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HMRC Should Better Advise & Support Gig Workers

In response to a government call for evidence, the Low Incomes Tax Reform Group (LITRG) have pointed out a number of flaws in how individuals working in the gig and sharing economies are taxed.  Currently, they are expected to fit within the Self Assessment tax system, i.e. be responsible for declaring their taxable income annually and paying HMRC accordingly.  However, these workers may not realise they need to register for income tax in the first place, given the irregular and often ‘on demand’ nature of the income.  This can result in penalties for non-compliance.

HMRC have a clear responsibility to advise and educate users of online platforms in the gig and sharing economies regarding their tax responsibilities.  LITRG make some key recommendations including:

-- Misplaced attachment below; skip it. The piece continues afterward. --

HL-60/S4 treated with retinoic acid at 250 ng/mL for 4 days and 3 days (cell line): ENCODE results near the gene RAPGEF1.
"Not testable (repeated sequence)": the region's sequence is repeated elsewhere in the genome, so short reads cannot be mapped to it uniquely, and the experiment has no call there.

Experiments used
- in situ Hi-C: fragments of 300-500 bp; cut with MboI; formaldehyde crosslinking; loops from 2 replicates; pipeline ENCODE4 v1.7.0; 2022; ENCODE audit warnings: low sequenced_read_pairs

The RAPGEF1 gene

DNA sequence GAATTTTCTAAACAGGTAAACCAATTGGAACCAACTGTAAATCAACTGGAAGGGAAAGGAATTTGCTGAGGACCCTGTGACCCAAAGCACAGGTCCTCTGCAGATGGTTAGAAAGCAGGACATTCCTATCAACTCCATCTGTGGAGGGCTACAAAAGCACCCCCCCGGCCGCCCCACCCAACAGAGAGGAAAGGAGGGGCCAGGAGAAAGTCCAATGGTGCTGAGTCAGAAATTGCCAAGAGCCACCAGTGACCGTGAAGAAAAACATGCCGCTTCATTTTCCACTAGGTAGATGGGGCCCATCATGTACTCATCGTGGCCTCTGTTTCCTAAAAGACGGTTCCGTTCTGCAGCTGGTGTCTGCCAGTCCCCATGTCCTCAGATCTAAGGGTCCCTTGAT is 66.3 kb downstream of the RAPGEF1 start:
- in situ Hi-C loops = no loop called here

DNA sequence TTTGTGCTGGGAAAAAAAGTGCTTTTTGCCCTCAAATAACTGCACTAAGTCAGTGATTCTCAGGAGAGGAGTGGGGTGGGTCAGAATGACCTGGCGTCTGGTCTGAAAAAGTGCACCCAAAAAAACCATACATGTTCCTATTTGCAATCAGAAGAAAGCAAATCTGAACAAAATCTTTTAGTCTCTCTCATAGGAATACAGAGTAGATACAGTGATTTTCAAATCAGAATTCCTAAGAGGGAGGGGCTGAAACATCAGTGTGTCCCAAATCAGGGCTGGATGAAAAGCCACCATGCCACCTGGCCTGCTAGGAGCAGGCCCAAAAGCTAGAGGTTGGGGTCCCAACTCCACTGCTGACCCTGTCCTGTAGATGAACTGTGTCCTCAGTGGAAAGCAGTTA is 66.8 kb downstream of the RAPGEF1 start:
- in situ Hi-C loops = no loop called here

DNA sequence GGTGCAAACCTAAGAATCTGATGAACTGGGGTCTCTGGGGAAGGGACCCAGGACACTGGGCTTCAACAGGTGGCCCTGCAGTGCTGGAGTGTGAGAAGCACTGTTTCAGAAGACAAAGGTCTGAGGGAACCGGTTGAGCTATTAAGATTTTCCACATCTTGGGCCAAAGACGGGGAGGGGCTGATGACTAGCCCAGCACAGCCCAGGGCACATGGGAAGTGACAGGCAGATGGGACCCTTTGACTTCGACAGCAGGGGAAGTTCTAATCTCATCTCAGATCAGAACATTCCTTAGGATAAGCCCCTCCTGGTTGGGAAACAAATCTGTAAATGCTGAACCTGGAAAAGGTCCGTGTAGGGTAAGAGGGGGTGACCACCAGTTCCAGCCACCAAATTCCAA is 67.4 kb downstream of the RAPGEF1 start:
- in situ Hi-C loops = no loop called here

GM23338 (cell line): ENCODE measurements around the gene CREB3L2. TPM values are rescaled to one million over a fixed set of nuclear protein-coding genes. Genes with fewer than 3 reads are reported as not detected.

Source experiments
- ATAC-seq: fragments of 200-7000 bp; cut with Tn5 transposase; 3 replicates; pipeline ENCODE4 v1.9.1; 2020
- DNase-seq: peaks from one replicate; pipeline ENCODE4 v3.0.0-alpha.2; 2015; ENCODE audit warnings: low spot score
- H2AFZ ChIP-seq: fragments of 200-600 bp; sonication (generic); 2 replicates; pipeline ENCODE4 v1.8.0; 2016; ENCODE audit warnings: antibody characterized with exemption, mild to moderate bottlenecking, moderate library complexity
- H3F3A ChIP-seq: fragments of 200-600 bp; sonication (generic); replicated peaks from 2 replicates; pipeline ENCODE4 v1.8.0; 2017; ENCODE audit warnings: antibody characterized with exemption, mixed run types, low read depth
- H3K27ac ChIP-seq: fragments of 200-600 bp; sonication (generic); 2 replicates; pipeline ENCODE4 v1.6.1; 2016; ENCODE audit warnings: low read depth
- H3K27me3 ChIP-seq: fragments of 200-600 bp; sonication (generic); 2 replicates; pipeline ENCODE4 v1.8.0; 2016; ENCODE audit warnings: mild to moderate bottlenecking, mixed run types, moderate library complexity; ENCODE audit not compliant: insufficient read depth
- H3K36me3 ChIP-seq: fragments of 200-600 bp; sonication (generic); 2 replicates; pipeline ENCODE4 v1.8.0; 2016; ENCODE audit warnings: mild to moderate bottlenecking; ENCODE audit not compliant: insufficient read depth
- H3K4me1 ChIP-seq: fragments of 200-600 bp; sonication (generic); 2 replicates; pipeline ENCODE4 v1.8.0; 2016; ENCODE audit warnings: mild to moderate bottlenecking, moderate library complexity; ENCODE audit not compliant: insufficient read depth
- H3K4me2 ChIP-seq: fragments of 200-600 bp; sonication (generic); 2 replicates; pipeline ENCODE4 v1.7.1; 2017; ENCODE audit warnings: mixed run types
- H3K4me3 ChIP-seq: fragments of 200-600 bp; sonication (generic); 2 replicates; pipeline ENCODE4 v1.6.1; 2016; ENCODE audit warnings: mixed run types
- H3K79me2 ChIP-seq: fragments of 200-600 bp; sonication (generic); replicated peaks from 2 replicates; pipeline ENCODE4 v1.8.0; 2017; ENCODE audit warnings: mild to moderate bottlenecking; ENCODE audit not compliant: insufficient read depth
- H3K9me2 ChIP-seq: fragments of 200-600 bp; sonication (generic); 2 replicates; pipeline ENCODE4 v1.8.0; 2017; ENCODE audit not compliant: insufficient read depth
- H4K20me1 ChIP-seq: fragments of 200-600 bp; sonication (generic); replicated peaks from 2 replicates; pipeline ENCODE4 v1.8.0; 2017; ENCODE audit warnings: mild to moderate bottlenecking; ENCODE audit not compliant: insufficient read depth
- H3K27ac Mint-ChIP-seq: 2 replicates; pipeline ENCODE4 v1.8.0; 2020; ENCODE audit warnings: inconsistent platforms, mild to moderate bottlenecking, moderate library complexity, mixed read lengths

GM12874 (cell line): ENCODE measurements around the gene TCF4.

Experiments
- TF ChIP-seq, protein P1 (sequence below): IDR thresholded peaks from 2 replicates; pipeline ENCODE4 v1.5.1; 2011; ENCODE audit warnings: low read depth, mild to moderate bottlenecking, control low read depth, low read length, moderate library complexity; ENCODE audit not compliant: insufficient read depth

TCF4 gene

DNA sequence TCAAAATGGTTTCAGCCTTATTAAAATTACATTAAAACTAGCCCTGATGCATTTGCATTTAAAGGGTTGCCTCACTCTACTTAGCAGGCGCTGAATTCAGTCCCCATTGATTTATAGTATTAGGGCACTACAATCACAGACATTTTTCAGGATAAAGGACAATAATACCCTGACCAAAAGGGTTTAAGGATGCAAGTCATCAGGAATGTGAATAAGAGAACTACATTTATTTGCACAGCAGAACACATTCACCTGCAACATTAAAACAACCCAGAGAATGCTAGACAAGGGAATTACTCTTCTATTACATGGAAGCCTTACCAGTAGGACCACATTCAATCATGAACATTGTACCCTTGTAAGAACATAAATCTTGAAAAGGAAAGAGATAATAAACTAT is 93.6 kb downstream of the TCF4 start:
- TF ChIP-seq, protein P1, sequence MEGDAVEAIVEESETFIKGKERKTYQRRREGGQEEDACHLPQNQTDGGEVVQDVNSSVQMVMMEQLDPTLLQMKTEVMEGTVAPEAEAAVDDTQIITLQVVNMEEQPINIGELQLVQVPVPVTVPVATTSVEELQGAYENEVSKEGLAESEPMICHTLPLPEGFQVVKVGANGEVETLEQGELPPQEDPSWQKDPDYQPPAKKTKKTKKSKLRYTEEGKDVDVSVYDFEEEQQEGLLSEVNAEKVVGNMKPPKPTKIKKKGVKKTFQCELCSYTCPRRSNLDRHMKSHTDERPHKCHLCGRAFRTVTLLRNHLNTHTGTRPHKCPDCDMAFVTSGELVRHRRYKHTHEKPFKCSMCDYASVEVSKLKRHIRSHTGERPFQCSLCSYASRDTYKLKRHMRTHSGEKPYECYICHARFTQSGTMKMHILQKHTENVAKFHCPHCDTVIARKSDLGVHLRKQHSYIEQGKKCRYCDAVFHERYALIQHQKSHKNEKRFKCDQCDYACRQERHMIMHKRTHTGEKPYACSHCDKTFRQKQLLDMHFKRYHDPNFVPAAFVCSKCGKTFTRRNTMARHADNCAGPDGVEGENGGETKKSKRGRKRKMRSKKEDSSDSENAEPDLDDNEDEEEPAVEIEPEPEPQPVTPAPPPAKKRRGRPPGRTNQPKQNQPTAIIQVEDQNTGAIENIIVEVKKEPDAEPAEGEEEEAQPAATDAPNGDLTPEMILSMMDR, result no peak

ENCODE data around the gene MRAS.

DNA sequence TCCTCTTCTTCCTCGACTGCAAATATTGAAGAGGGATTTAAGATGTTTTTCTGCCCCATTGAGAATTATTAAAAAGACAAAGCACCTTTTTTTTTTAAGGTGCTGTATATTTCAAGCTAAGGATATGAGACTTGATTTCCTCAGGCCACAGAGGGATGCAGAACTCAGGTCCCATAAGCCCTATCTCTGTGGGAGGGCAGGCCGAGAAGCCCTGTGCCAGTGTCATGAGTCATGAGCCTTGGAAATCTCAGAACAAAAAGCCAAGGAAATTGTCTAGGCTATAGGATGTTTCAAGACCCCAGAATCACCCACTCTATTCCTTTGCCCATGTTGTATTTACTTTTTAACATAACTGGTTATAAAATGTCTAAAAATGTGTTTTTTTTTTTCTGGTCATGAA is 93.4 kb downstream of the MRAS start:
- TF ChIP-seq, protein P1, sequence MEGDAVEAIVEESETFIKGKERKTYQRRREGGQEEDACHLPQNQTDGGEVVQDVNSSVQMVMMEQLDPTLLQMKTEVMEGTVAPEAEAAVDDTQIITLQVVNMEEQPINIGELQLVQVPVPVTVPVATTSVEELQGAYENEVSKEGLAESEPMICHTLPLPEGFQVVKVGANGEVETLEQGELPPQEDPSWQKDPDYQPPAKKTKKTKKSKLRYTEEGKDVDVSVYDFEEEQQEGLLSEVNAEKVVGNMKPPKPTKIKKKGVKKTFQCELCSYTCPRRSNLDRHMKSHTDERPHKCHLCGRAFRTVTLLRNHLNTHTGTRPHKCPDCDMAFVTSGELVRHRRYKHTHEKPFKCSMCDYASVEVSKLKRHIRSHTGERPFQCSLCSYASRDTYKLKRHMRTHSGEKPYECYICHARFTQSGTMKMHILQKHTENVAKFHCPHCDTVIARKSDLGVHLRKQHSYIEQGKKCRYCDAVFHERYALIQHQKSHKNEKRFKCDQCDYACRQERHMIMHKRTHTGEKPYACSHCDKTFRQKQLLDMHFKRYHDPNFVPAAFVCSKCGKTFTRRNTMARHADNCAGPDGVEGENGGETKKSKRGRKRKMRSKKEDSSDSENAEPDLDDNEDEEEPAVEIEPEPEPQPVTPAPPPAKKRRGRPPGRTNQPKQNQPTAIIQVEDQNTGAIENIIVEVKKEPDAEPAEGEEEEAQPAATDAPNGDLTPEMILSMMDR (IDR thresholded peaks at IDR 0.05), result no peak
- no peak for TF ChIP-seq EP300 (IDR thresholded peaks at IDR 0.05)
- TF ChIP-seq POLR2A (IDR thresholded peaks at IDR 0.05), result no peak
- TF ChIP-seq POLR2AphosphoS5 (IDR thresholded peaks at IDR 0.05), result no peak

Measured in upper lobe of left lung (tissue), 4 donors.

• They need to develop better, tailored guidance for the sharing and gig economies – current guidance is aimed at traditional self-employment, and many gig workers might struggle to
    understand and apply this to their situation;
  • HMRC could develop a checklist of issues that first-time participants in gig economy work should be aware of;
  • The search facility on GOV.UK could be configured to recognise the names of some of the more common platforms e.g. eBay, Uber, Airbnb, directing an individual using those terms in a search to an appropriate tax guidance page;
  • HMRC could set up a specific gig helpline and web chat so that taxpayers who attempt to reach HMRC with questions can have a productive conversation with someone about their tax issue;
  • HMRC could try and be more creative e.g. by making some webinars or YouTube videos that online platforms could link to, that help people engage with their taxes.

There is a longstanding question as to whether workers in the gig economy are truly self-employed or whether they are the employees of the platforms they work for.  There are tax implications arising from the employment status of these workers, and it is clear that urgent clarification is needed – the issue has been allowed to rumble on for far too long.

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